Japanese potters begin to decorate pottery cooking vessels Simple pottery traditions sometimes with cord impressions or other decorative markings
Korea Evidence of
wheat, barley, sheep, goats, and pigs suggests that a food-producing economy is adopted in Aegean Greece Franchthi Cave in the Argolid, Greece, attests to the earliest deliberate burials in
Greece North Sea:
North Sea bottoms are largely dry land before this period, England Pottery making, burial mound construction, and garden technology
Mexico In the
valley of Mexico, chili peppers and " grain" ( amaranth and maize) are grown. World—Between 12,000 BC and 5000 BC it appears that massive inland flooding was taking place in several regions of the world, making for subsequent
sea level rises, which could be relatively abrupt for many worldwide
Cultural landmarks [ edit ]
In works of fiction [ edit ]
Jebediah of Canaan, better known as the wizard Shazam of DC Comics, is born near the end of the millennium. Some references say 7061 BC. In the
Warhammer 40,000 universe, the birth of the Emperor of Mankind is placed in Central Anatolia at some point during this millennium. The ancient incarnations of The Five magical children in
Anthony Horowitz's Power Of 5 series save the whole planet from the evil "Old Ones" at around 8010 BC-8005 BC, after a 50 year war over the face of the earth In the Japanese series
Sailor Moon, the Silver Millennium culture on the Moon is brought to an end at this time. In 2268 of
, the crew of the starship Star Trek: The Original Series USS rush to stop an asteroid from colliding with a Federation world, but discover the asteroid called Yonada is actually an inhabited multi-generation ship of millions of people. It is learned that the Fabrini people are the ones who constructed the asteroid ship 10,000 years ago, before their star exploded into a supernova and head to a new home planet light-years away. Enterprise In Stargate universe, the ancient human civilization of 8000 BC encounters a Pyramidal Spacecraft, supposedly of the Alien Ra, who has been searching the Galaxy for a Host which can sustain his dying form and prevent his demise. Upon encountering Humans, he decides to possess the body of a young Egyptian boy and rules the planet Earth as a god. His godly status is enhanced by his superior technology which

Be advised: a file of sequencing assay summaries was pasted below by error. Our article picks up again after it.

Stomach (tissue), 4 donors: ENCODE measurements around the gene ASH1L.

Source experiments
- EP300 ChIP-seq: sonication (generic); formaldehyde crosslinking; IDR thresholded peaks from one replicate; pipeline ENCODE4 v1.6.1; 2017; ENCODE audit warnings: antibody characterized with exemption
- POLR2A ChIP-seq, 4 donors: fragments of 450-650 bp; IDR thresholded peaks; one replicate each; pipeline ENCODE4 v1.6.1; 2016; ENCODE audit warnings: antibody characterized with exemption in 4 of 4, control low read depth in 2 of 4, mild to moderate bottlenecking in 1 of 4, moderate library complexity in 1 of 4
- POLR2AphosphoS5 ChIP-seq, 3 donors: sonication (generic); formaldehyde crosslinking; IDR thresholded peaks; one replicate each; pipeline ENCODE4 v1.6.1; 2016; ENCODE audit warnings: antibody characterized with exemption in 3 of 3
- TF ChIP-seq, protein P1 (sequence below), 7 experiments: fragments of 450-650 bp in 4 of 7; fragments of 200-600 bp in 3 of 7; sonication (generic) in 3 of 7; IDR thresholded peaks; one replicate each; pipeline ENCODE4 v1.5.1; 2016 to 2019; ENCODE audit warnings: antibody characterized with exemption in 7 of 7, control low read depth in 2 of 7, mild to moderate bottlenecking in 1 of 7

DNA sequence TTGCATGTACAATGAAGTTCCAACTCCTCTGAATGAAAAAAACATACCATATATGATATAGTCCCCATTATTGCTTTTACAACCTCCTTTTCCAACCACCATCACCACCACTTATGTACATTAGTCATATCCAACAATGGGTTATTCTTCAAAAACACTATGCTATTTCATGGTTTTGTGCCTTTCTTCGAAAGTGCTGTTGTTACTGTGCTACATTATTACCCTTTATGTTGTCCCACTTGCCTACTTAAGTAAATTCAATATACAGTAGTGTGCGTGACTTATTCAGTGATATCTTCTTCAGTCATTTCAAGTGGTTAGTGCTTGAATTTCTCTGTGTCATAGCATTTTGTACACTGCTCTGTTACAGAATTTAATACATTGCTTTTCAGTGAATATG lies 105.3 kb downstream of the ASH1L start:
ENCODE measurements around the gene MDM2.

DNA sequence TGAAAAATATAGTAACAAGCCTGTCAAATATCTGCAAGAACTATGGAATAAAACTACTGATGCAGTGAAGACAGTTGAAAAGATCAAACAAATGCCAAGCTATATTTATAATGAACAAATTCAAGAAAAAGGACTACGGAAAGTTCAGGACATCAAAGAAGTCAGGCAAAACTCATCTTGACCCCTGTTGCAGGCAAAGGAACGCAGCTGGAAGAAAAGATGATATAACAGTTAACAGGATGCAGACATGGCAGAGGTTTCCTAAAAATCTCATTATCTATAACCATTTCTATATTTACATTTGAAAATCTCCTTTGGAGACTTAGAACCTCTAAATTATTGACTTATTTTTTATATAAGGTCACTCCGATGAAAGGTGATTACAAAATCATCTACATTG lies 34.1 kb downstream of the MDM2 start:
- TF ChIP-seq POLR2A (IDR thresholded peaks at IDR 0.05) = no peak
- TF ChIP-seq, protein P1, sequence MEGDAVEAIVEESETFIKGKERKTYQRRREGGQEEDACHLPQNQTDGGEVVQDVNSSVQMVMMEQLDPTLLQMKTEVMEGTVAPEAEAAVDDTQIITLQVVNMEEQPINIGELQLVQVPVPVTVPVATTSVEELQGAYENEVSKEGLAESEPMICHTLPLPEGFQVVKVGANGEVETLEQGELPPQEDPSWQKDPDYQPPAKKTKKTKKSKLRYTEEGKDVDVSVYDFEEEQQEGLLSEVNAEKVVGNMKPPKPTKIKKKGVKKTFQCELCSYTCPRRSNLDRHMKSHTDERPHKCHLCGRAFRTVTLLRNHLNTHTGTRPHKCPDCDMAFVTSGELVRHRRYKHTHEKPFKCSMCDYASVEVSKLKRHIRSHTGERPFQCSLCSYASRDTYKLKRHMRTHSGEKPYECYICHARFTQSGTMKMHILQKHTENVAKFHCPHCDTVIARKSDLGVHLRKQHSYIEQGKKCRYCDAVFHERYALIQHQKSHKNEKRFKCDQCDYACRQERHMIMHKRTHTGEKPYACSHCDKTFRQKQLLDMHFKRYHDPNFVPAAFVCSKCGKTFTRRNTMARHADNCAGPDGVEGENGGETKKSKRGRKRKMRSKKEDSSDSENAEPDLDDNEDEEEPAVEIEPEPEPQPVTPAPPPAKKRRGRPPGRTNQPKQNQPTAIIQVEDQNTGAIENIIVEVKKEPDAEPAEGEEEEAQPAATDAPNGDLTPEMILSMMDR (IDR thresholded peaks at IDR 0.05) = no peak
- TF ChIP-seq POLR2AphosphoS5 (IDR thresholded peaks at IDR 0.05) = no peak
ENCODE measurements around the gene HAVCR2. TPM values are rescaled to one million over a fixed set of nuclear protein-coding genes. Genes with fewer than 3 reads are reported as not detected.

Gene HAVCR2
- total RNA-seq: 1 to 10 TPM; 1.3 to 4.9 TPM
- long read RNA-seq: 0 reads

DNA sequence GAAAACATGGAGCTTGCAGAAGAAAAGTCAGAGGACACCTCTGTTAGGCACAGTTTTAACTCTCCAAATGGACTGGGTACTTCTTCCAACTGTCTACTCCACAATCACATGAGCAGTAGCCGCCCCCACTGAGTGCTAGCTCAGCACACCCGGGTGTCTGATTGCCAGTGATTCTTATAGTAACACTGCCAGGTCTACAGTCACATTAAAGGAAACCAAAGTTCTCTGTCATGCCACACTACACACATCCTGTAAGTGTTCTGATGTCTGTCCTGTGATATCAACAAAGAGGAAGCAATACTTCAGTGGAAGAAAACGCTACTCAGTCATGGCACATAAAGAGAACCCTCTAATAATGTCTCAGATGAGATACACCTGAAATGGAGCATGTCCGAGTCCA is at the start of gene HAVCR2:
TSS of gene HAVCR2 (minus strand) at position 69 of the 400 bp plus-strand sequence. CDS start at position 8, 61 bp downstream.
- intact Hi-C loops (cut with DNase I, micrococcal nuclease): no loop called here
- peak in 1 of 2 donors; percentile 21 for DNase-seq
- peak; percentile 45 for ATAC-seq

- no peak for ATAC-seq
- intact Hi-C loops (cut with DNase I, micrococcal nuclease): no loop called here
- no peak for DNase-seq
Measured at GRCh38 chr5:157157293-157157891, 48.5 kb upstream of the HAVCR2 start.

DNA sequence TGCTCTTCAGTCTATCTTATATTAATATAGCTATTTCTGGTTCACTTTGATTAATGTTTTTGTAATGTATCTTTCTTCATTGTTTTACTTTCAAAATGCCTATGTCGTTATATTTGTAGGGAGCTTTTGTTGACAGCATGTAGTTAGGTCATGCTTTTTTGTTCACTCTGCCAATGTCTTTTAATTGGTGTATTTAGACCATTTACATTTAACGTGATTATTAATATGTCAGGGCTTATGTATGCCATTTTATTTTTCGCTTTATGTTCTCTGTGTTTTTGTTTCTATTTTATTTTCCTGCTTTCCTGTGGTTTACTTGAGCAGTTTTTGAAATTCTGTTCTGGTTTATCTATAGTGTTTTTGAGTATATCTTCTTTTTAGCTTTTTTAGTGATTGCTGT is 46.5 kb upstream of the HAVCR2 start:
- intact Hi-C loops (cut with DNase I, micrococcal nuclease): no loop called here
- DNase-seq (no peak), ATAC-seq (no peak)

seems to humans like magic. In
, the Myst D'ni first travel to Earth in around 7656 BC. In
, the antagonist Shang Tsung mentions Princess Kitana as being 10,000 years old. Mortal Kombat In
The Secrets of the Immortal Nicholas Flamel series, the civilization of Danu Talis falls around this time.
References [ edit ]
^ an average of figures from different sources as listed at the US Census Bureau's Historical Estimates of World Population
^ Pulses, Sugar and Tuber Crops By Chittaranjan Kole, 2007, Introduction 5.1.1, page 91, quoting Cubero JI (1981) Origin, taxonomy and domestication. In: Webb C, Hawtin G (eds) Lentils. CAB, Slough, UK, pp 15-38.
^ Roberts, J: "History of the World.". Penguin, 1994.
^ Lu, H.; Zhang, J.; Liu, K. -B.; Wu, N.; Li, Y.; Zhou, K.; Ye, M.; Zhang, T.; Zhang, H.; Yang, X.; Shen, L.; Xu, D.; Li, Q. (2009). "Earliest domestication of common millet (Panicum miliaceum) in East Asia extended to 10,000 years ago". Proceedings of the National Academy of Sciences 106 (18): 7367–7372. doi: 10.1073/pnas.0900158106. PMC 2678631. PMID 19383791.